Sunday, August 14, 2022

What Dems can — and might — do in Congress to fight the end of Roe

Democrats are grappling with what may be the most immediate question of post-Roe politics: Is it even worth having more votes on abortion rights that aren’t going anywhere?

Over the past year-plus, Congress has sent several high-profile House-passed bills straight into a Senate GOP filibuster, from a bipartisan Jan. 6 commission to elections reform. Democrats aren’t too eager to replicate that stalemate on abortion rights, aware that they can’t pass much with their paltry majorities in Congress — but that doesn’t mean they won’t vote on abortion at all.

Speaker Nancy Pelosi and Senate Majority Leader Chuck Schumer are under intense pressure to use some of their legislative leverage on abortion this year before a November election where the GOP is set to romp. Pelosi telegraphed her caucus’ first steps on Monday, outlining a list of bills the House could take up in the coming weeks despite having no path to passage in the upper chamber.

An approach that might go further is pushing abortion protections in Congress’ must-pass bills this year, including the annual defense policy and government funding packages. Yet it’s not clear how far the party will — or can — go on that strategy, given that any major moves would still run into a GOP roadblock. And a contingent on the left is mostly ready to dispense with show votes, homing in on the midterms.

“We’ve already voted on the codification bill,” said Sen. Elizabeth Warren (D-Mass.). “And we don’t have the votes. That’s why I’m so focused on November. If we pick up two more senators, we can ditch the filibuster and make Roe the law of the land.”

The outcome she outlined requires keeping the House in Democratic hands next year, however, and that’s a long shot at best. Congressional Democrats, aware of the tough task ahead of them, are trying to turn the demise of Roe v. Wade into a base-motivating issue for the fall and attempting to nudge the Biden administration for new federal action to improve abortion access.

Rep. Pramila Jayapal, (D-Wash.), whose schedule this week is packed with public events, said her main strategy for protecting abortion rights post-decision is to “use the bully pulpit that I have.”

“That may be the most important thing we can do right now … to not let this go away, to not let this be a blip,” Jayapal said. One of her messages to activists back home is the power of protest — recalling how women in Iceland went on strike to flex their political muscles four decades ago.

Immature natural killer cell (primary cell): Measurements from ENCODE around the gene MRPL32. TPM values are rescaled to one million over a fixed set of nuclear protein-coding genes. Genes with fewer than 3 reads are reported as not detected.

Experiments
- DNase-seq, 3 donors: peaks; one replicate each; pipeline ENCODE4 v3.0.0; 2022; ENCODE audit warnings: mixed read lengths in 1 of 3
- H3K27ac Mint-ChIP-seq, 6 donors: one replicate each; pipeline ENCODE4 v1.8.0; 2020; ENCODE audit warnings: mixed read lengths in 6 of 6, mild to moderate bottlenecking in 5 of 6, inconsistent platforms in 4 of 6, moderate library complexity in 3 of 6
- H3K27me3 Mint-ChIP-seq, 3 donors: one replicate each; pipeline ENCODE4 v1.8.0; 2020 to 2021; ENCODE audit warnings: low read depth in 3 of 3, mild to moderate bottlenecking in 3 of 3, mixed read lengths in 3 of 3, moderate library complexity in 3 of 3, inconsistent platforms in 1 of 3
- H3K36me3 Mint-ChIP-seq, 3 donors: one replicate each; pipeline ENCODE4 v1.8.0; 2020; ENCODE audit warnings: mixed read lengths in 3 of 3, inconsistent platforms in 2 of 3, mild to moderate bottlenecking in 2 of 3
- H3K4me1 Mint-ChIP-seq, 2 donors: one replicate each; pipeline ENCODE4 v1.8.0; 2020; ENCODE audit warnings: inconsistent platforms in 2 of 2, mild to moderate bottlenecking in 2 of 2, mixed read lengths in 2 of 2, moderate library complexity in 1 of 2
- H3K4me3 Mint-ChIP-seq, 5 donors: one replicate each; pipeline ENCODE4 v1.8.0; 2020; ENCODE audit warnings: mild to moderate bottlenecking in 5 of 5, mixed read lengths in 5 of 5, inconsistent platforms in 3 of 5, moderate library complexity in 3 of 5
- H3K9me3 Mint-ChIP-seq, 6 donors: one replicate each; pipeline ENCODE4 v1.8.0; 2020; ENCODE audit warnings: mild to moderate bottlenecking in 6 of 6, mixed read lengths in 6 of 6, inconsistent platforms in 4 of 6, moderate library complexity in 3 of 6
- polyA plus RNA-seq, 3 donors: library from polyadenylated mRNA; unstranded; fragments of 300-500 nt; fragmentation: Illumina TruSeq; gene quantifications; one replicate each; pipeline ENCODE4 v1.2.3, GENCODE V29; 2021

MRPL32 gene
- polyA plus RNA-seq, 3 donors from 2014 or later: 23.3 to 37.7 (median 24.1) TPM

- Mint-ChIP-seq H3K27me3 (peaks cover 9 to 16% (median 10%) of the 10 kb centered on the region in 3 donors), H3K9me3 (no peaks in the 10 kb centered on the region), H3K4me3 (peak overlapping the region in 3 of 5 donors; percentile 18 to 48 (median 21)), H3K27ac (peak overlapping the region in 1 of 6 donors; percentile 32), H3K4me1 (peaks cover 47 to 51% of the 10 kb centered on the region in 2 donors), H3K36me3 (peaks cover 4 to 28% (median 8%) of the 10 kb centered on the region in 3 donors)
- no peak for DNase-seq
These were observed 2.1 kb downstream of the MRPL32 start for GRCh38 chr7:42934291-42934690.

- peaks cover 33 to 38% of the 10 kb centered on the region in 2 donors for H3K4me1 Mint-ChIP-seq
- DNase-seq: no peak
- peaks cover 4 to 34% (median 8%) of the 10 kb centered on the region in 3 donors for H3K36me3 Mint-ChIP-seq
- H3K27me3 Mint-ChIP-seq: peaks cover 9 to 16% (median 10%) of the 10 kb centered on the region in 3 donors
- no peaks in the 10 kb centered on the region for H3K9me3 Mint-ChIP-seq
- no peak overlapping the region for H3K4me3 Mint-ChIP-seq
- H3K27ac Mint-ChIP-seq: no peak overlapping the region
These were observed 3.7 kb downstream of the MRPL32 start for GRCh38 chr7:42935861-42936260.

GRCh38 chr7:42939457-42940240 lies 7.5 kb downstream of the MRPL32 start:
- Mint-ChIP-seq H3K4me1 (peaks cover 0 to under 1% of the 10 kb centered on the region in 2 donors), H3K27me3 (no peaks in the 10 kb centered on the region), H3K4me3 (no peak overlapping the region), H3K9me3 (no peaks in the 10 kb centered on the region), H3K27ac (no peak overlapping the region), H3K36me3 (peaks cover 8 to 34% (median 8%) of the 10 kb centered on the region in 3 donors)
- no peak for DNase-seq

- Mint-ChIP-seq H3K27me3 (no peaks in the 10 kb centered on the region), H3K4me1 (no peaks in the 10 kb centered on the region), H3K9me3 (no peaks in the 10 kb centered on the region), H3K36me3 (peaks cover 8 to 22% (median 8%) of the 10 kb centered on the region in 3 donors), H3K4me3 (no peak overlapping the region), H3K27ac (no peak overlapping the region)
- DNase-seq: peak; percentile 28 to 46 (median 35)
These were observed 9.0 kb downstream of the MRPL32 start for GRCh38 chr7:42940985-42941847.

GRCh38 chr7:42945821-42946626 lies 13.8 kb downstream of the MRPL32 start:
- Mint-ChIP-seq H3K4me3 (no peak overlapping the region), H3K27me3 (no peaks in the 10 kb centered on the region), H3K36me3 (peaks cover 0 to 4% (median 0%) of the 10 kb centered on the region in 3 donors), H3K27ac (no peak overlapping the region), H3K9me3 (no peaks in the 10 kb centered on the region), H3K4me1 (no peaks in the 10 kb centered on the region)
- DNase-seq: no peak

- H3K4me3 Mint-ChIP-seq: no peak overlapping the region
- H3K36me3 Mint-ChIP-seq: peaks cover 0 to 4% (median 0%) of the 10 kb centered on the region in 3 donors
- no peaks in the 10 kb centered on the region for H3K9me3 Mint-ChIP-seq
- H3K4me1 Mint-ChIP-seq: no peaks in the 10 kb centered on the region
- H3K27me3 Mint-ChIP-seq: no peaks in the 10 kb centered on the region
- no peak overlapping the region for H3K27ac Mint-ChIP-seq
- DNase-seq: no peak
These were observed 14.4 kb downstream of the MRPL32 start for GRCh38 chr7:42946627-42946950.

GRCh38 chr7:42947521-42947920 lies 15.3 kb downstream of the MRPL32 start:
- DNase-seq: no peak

“It’s going to take the ballot box to change the Senate,” she added.

On the Hill, Democratic leaders have yet to formally announce a legislative strategy after the Supreme Court overturned a nationwide right to abortion last week. One senior aide said the party is also looking at “non-legislative options to help women impacted by the SCOTUS decision.”

Here are the potential steps Democrats could take to force a Roe debate this year, even as they lack the votes to pass anything right now:

The Senate held a big one of these last month on legislation that would codify Roe while banning states from enacting many types of abortion restrictions. Pelosi suggested in her Monday letter that the House could bring that bill up again, but Senate Democratic aides are privately skeptical about Schumer holding another vote on legislation that’s already failed twice this year.

The entire GOP conference, as well as Sen. Joe Manchin (D-W.Va.), opposes that codification-and-access bill.

Democrats and outside groups see an advantage to holding those kinds of messaging votes and argue that doing so will put Republicans in both chambers on the record — painting a clear contrast ahead of the November midterms. But there’s tangible risk in further highlighting the current limits Democrats face legislatively, and it’s not clear how much the broader public is paying attention to the House or Senate floor.

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